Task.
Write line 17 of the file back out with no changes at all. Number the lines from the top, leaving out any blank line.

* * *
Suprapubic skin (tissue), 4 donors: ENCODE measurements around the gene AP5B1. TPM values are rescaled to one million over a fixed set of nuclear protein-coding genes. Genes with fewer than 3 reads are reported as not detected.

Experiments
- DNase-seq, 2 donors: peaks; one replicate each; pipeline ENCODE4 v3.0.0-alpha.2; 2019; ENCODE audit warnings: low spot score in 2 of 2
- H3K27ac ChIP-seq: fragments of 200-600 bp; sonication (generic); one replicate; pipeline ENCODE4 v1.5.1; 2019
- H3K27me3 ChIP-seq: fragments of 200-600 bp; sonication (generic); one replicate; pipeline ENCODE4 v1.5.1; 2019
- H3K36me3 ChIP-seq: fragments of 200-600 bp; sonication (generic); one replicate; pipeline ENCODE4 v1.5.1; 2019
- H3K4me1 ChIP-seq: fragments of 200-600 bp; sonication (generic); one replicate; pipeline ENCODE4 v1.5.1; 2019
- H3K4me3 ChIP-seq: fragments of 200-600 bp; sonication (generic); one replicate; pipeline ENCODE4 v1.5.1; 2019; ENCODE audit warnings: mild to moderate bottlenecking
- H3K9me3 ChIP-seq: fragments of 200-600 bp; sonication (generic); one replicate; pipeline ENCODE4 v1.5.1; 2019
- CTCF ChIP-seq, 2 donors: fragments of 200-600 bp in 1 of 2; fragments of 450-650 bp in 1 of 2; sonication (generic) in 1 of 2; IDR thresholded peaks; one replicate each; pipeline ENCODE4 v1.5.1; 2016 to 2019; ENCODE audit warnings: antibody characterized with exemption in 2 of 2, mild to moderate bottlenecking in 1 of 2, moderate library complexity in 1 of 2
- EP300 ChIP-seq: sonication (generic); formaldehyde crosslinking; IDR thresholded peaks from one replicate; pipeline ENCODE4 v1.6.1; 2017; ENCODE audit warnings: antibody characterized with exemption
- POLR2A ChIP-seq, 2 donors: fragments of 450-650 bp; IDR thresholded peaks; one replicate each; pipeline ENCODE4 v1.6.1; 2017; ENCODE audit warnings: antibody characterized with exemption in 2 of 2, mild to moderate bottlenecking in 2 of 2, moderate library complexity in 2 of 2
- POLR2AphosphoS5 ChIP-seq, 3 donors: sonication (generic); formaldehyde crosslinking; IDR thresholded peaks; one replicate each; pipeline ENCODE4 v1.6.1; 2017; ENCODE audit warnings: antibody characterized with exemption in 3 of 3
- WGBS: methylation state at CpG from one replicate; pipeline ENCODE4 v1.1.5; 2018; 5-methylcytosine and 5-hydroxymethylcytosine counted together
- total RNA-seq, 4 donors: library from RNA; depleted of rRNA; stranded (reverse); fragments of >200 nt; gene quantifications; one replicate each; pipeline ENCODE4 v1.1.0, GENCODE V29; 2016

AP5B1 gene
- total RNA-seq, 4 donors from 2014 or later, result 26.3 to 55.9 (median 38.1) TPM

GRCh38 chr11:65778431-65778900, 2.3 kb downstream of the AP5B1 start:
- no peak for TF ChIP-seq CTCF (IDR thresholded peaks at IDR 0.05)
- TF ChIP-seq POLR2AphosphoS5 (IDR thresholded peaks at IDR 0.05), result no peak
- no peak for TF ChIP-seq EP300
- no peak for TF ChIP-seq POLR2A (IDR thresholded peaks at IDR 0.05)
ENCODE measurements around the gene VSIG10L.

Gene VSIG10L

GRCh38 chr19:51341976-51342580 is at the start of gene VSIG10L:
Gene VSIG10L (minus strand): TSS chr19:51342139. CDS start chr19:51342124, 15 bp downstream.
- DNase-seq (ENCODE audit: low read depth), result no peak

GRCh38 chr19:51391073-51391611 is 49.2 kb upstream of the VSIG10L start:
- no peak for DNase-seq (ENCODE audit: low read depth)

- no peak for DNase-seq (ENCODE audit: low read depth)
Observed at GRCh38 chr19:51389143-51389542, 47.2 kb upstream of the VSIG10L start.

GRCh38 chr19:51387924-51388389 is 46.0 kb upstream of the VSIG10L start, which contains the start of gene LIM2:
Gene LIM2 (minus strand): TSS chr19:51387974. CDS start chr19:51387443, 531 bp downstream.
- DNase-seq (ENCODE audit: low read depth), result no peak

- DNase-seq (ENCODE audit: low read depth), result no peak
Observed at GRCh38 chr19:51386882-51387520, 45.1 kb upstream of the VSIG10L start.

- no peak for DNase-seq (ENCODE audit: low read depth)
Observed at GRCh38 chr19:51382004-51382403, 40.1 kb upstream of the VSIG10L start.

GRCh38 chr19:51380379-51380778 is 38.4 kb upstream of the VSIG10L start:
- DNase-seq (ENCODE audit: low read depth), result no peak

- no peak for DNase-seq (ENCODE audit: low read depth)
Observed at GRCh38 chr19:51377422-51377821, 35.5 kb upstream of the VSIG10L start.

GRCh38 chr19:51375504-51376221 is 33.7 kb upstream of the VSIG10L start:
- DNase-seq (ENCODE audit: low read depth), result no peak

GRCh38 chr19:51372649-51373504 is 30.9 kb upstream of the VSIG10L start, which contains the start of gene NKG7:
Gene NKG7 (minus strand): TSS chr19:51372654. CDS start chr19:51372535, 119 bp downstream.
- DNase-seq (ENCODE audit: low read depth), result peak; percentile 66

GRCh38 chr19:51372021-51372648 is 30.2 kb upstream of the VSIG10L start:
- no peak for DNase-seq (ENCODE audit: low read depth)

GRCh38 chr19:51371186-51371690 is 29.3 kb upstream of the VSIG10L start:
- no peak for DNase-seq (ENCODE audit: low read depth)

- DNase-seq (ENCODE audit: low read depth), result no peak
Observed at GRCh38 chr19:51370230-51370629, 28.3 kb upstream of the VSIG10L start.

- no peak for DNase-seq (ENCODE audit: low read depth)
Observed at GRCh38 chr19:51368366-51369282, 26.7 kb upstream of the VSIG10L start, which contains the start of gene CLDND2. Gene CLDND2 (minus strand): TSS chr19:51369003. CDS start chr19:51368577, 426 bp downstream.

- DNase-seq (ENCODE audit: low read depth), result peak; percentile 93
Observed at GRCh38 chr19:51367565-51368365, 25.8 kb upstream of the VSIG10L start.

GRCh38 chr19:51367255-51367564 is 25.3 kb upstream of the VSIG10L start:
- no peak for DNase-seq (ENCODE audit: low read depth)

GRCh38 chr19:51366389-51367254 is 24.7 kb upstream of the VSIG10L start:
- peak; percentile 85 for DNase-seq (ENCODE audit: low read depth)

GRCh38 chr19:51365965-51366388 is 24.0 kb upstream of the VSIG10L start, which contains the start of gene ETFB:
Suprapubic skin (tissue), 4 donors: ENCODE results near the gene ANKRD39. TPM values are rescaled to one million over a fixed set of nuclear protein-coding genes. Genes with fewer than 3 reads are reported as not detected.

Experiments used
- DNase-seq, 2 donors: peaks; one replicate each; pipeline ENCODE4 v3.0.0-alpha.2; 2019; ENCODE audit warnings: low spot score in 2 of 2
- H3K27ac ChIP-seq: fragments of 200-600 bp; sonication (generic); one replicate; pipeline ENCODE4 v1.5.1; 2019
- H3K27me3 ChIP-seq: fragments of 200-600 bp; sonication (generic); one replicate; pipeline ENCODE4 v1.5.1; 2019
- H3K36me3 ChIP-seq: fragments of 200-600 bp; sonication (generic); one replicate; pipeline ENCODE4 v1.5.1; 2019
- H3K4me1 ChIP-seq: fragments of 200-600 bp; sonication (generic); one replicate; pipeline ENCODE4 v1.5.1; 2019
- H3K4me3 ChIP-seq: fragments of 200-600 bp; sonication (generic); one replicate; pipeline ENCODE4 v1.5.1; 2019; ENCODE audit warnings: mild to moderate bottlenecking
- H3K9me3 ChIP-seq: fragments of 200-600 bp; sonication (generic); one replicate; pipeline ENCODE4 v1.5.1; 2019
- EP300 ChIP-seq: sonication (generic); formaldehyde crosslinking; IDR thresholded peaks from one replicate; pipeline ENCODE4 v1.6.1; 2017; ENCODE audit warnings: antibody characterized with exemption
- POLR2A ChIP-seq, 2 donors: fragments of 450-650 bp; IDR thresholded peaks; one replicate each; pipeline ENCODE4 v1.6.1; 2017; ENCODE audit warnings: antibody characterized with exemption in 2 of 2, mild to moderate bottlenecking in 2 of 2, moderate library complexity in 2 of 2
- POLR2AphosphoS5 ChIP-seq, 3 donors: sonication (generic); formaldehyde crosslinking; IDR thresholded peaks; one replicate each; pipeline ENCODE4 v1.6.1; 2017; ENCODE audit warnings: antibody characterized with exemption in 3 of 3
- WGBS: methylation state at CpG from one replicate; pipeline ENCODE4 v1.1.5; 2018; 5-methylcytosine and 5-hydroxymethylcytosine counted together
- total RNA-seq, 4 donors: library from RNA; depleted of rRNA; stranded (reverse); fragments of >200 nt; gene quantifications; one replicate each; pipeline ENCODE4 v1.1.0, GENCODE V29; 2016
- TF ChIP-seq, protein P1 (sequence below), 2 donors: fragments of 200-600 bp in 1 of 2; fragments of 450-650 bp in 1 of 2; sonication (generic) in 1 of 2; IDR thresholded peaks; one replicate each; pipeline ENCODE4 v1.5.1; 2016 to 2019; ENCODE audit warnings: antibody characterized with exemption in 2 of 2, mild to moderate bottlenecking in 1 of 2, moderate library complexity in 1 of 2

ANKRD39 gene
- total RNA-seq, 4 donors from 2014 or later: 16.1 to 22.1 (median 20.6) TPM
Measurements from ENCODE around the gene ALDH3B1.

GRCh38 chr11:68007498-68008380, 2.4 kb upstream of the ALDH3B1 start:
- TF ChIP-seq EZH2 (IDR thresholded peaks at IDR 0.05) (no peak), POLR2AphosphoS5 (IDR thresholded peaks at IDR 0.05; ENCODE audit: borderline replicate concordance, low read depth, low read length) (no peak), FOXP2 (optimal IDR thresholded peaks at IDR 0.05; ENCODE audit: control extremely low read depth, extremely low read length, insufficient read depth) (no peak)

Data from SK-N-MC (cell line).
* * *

- total RNA-seq, 4 donors from 2014 or later, result 26.3 to 55.9 (median 38.1) TPM